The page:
Tue July 22, 2014

Pop Quiz: 20 Percent Chance Of Rain. Do You Need An Umbrella?

Will it rain or not? How you interpret the forecast could mean the difference between getting soaked or staying safe.
Maria Pavlova iStockphoto

Originally published on Wed July 23, 2014 2:04 pm

This week, All Things Considered is exploring how people interpret probability. What does it mean to us, for example, when a doctor says an operation has a 70 percent chance of success?

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Science
2:31 pm
Sun July 20, 2014

Sixth-Grader's Science Project Catches Ecologists' Attention

Scientists previously underestimated the ability of the lionfish to live in less salty water.
Mark Ralston AFP/Getty Images

Originally published on Mon July 28, 2014 10:28 am

(July 24, 2014: See the editor's note at the bottom of this page for an explanation of the story's new headline.)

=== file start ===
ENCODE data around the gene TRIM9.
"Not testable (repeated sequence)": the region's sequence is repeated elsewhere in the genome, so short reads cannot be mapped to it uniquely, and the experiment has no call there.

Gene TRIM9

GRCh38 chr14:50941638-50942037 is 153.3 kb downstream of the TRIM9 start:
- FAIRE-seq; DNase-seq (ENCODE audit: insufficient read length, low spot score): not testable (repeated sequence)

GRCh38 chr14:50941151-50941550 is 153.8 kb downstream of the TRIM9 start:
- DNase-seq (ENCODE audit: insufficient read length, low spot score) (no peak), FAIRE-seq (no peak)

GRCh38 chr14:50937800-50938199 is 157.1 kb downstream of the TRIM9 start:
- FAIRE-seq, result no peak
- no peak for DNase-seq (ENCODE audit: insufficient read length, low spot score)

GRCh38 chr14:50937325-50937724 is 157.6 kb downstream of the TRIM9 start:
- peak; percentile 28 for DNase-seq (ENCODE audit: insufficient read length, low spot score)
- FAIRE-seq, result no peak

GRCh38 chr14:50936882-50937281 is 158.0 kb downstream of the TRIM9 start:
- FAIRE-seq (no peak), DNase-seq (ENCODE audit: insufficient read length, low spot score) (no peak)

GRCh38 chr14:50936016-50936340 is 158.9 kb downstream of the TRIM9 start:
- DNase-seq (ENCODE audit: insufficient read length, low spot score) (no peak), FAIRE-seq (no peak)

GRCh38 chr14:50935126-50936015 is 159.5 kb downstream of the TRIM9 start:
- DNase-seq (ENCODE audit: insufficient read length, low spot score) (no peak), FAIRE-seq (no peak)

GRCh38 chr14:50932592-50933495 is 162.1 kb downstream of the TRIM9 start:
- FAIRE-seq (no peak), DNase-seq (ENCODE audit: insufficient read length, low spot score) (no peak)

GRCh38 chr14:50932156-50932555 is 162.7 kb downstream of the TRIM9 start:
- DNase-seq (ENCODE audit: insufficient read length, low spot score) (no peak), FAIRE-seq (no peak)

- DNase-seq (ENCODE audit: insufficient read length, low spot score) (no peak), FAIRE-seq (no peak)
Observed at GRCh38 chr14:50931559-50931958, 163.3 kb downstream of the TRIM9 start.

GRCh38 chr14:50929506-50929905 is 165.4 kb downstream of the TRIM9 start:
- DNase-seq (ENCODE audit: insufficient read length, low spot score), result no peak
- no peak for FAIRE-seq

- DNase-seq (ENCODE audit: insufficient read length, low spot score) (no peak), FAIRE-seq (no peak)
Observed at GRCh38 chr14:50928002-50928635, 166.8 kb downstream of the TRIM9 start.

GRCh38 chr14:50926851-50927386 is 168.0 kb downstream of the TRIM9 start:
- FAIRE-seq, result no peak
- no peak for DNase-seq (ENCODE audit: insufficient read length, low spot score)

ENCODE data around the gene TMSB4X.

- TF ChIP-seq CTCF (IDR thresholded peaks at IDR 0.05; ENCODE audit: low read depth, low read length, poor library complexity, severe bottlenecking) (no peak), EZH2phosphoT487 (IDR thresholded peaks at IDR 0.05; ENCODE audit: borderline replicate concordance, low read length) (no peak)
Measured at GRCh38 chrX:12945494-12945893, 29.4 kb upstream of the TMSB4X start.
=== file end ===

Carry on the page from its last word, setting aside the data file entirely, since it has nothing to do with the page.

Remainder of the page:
When 12-year-old Lauren Arrington heard about her sixth-grade science project, she knew she wanted to study lionfish. Growing up in Jupiter, Fla., she saw them in the ocean while snorkeling and fishing with her dad.

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Global Health
7:37 am
Sun July 20, 2014

As Polar Icebox Shrinks, Infectious Pathogens Move North

Originally published on Sun July 20, 2014 9:08 am

Transcript

ARUN RATH, HOST:

Infectious diseases may be spreading more quickly, thanks to global warming. Viruses that were kept in check by the polar ice box are being released. And as some animals move north to keep cool, they're bringing all sorts of parasites with them, from microbes to ticks. Christopher Solomon has written about this in the August issue of "Scientific American." And he joins me now from Montana Public Radio in Missoula. Welcome.

CHRISTOPHER SOLOMON: Good to be here, Arun.

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Survey Results
7:58 am
Thu July 17, 2014

Young Scientists Say They're Sexually Abused In The Field

Originally published on Tue July 22, 2014 12:44 pm

Many young scientists dream of their first trip to a remote research site — who wouldn't want to hang out with chimps like Jane Goodall, or sail to the Galapagos like Charles Darwin, exploring the world and advancing science?